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TRUST Act would at least force Congress to confront hard questions

SHARE TRUST Act would at least force Congress to confront hard questions
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Sen. Mitt Romney, R-Utah, speaks during a news conference on Capitol Hill in Washington on Monday, July 27, 2020, to highlight the Republican proposal for the next coronavirus stimulus bill.

Susan Walsh, Associated Press

SALT LAKE CITY — Whatever you might think of Sen. Mitt Romney and his TRUST Act, it would be hard to make a logical case for it being a way to dismantle or destroy Social Security and Medicare. 

Yet, to listen to some Democrats, that’s exactly what it is. House Ways and Means Committee Chairman Rep. Richard Neal issued a statement saying “the intention of the bill” is for “far-reaching cuts to Social Security and Medicare” and to “fast-track the destruction of these programs.”

If nothing else, this illustrates how hard it may be to fix a looming crisis for these two entitlements before an existential crisis forces the issue in a few years. 

Fortunately, not all Democrats agree. Romney said this week in a floor speech he has a bipartisan list of 14 Senate sponsors and 30 members from each party as supporters in the House. He wants the Time to Rescue United States’ Trusts bill included as part of the next federal stimulus package.

Romney said the bill would set up separate committees to study each program, as well as the federal highway trust funds, and would mandate that they find ways to keep them solvent long term. The committees would consist of equal numbers from each party. Any plan they consider would need the support of a majority and at least two members from each party in order to advance to the floor for a vote.

And, of course, the final vote would have to survive the back-and-forth of politics, including the current Democratic majority in the House and Republican majority in the Senate, as well as receive a signature from the president, in order to be enacted.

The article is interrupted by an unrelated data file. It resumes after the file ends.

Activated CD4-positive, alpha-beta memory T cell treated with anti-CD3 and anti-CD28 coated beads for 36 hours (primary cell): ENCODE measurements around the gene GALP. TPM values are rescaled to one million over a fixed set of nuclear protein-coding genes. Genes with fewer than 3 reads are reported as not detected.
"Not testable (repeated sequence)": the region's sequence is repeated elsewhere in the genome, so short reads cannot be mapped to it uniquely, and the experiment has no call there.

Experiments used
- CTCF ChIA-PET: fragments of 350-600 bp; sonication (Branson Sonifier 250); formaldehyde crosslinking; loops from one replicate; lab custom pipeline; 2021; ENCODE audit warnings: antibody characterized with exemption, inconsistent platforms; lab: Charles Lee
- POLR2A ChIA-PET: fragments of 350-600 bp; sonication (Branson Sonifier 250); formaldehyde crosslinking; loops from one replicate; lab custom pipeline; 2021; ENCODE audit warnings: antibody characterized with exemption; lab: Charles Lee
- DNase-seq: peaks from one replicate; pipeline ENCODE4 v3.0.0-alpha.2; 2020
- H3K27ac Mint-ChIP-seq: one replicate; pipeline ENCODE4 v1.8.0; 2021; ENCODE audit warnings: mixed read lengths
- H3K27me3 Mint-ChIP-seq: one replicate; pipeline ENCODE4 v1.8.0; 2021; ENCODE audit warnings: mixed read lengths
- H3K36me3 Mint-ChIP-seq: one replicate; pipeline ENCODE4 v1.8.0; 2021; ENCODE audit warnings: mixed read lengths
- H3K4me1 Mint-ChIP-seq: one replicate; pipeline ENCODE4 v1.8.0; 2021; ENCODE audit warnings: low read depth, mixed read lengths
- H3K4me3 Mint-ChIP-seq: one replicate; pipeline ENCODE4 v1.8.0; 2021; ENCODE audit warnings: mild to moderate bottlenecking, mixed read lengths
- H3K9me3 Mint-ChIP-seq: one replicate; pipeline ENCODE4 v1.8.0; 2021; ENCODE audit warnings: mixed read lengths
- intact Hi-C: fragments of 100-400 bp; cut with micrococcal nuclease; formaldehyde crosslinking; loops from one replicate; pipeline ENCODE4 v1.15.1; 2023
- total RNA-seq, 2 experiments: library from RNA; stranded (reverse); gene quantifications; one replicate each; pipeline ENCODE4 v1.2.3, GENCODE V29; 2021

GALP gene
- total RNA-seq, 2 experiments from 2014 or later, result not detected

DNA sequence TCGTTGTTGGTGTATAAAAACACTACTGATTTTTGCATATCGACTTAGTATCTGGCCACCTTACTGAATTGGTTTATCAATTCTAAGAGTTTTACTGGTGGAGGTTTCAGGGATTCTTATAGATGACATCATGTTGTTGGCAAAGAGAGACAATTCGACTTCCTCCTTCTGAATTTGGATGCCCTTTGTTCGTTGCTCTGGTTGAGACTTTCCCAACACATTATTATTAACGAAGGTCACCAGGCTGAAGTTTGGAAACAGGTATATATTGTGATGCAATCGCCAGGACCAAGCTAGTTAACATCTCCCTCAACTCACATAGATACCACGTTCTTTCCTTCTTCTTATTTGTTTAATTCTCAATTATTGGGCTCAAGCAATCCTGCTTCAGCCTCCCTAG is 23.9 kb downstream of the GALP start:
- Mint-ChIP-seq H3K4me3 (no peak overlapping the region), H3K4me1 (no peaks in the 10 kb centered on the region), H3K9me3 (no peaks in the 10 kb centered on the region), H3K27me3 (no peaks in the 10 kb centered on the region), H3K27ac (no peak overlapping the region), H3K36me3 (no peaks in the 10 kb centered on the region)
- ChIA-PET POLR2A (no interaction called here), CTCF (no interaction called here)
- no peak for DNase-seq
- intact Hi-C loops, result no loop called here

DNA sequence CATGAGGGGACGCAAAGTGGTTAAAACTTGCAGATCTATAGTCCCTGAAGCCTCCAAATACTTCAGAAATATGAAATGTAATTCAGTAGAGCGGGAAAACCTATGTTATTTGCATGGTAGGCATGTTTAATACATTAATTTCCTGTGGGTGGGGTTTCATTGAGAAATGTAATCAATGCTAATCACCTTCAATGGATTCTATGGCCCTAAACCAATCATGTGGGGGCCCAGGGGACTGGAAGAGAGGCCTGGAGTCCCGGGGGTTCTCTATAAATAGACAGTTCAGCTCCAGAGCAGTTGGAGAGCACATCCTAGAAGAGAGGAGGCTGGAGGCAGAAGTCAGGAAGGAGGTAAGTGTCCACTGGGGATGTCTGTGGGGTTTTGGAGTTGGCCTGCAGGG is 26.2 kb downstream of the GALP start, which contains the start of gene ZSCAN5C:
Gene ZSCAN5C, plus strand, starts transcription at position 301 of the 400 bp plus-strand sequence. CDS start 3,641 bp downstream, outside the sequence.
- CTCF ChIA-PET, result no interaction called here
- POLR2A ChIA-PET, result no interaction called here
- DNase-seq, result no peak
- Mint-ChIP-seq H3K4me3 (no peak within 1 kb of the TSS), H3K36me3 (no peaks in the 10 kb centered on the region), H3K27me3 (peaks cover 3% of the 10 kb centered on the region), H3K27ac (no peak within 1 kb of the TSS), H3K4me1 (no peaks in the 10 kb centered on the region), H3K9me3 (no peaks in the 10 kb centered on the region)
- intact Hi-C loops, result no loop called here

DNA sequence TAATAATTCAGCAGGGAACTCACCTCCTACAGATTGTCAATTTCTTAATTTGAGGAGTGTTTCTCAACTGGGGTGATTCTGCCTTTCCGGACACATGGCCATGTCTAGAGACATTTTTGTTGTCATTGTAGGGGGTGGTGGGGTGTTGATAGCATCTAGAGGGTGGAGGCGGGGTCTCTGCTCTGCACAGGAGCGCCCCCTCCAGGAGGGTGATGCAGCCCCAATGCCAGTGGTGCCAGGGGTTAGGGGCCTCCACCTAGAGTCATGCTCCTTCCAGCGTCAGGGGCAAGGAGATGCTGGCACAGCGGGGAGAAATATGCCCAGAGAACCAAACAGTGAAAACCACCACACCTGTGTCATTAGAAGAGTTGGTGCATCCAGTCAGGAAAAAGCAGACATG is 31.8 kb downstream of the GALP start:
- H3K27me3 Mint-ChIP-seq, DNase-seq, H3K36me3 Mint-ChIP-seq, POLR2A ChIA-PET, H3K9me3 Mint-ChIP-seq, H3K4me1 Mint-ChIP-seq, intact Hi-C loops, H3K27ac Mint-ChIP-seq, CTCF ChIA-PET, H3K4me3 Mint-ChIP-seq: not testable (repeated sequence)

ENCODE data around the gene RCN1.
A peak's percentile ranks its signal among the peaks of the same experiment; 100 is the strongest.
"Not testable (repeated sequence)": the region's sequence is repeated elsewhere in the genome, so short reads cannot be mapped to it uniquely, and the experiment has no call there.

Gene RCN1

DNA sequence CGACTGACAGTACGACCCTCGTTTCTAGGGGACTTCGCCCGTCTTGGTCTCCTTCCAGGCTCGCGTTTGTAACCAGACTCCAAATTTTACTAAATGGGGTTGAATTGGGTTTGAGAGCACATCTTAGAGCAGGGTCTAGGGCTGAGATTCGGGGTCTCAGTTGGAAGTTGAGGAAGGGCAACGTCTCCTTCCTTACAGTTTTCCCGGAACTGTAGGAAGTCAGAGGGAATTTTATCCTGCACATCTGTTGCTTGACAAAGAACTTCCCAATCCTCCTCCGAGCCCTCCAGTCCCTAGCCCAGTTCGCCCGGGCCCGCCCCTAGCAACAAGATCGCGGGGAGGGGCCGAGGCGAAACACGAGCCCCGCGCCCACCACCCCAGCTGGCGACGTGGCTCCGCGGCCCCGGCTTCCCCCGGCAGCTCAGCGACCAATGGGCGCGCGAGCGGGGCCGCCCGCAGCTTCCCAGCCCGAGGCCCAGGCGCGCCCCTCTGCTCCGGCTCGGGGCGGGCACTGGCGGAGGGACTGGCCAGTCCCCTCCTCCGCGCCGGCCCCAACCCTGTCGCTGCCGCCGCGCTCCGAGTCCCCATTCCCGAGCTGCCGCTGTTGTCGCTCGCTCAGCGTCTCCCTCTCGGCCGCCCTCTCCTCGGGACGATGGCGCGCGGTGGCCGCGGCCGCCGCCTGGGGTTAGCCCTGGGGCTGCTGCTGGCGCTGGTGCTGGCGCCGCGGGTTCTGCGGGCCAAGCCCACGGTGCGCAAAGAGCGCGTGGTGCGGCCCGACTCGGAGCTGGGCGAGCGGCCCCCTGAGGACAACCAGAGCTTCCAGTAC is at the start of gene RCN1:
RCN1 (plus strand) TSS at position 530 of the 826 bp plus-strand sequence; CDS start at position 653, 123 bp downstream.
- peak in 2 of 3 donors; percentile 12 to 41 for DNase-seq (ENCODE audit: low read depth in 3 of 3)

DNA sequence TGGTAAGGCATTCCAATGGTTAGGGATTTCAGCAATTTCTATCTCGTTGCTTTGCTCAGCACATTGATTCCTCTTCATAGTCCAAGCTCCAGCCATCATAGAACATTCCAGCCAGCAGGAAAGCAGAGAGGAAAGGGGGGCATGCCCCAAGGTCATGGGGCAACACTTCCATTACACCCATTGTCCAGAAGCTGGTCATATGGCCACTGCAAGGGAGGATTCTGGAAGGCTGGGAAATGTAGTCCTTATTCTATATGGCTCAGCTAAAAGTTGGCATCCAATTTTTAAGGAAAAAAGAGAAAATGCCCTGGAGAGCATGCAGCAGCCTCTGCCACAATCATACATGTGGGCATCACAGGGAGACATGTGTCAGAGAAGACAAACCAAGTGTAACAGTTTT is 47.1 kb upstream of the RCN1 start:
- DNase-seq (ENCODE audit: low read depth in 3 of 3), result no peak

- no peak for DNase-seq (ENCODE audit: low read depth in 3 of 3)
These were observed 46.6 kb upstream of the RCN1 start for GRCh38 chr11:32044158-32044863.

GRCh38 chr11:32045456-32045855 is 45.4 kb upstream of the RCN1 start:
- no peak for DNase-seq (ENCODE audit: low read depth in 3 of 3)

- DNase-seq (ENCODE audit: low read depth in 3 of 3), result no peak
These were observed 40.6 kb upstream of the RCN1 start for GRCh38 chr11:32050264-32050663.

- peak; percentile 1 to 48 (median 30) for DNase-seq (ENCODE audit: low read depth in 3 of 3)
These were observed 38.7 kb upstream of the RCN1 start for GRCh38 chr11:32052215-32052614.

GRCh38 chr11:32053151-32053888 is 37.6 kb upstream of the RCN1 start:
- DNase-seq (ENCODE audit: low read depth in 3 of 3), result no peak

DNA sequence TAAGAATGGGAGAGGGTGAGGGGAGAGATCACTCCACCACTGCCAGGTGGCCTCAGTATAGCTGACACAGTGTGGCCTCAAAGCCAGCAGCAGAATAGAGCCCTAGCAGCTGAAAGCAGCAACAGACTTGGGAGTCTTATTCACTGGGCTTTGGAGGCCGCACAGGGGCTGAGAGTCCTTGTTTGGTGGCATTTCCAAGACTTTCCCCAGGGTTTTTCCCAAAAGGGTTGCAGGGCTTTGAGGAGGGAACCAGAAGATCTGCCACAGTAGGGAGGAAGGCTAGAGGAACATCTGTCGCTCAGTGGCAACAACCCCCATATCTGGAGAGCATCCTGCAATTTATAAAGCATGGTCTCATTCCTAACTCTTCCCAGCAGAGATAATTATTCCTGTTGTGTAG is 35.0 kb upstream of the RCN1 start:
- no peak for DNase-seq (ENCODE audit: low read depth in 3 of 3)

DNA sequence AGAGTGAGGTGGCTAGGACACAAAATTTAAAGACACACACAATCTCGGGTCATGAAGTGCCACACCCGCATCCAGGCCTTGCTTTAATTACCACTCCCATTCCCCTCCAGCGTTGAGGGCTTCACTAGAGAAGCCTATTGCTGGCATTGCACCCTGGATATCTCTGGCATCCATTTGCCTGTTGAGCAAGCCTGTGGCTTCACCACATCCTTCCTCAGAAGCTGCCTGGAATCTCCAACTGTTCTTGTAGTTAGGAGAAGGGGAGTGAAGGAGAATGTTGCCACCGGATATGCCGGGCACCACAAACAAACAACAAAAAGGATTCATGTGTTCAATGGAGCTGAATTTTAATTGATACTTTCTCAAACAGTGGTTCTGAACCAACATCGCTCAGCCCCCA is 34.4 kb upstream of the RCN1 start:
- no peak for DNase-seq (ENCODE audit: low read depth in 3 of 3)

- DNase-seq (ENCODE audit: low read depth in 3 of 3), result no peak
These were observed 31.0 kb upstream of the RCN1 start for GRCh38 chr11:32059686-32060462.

That doesn’t sound like a shortcut to destruction to me. 

Washington can be a frustrating place where perception is reality and where problems, and their use as leverage for raising funds, can carry more weight than solutions. But anyone who cares to look closely at either Social Security or Medicare (and I’m looking closer the older I get), will see that the day of reckoning is looming large. 

The annual report of the Social Security trustees said in April the program had 15 years left until insolvency. A lot of experts say that estimate has gotten closer since then as the coronavirus pandemic caused higher unemployment, which translates into fewer people paying taxes into the trust fund.

The Committee for a Responsible Federal Budget, a private foundation, now puts the date at 2031. Medicare Part A is expected by some to be insolvent by 2024.

Realistically, Congress won’t allow either one to go under. Old people vote. But fixing the problem might not be so easy if politicians wait until the crisis hits. 

It would be easier today, although solutions are fairly limited. Congress can raise taxes, cut Social Security and Medicare benefits, raise the age of retirement or impose a strict means test.

That last one means you would qualify for benefits only if your income is below a certain point — not a happy prospect for some wealthy people who have spent a lifetime contributing to the trust funds.

Meanwhile, this year’s budget deficit is estimated to top out at $3.7 trillion, which eventually will make everything harder to fund.

Financial planner David Rae, writing for Forbes.com this week, said young people should begin saving now, so Social Security can be “the icing on the retirement income cake.” Don’t count on it for much more.

If you’re like me, you’re skeptical that even a series of committees could fix these problems before they hit full force. But if that force hits, fast-track gutting or tax hikes may indeed be the only option.

Like kissing your sister?

Morgan County Republicans are in a rare fix. The two candidates vying to represent their party in the general election for the County Council’s 3rd District, Jared Anderson and Cindy Carter, ended up in a tie, 541-541, and neither candidate chose to demand a recount.

Utah law says when this happens, district court judges in that county select the winner “by lot,” … “in whatever manner the judges determine.” People assume this will be a coin toss, but it doesn’t have to be.

Why not have them compete in a game of skill? Best two out of three chess games, for instance. Or maybe a game of “So you want to be a county council member,” with each of them having to answer questions pertinent to the job.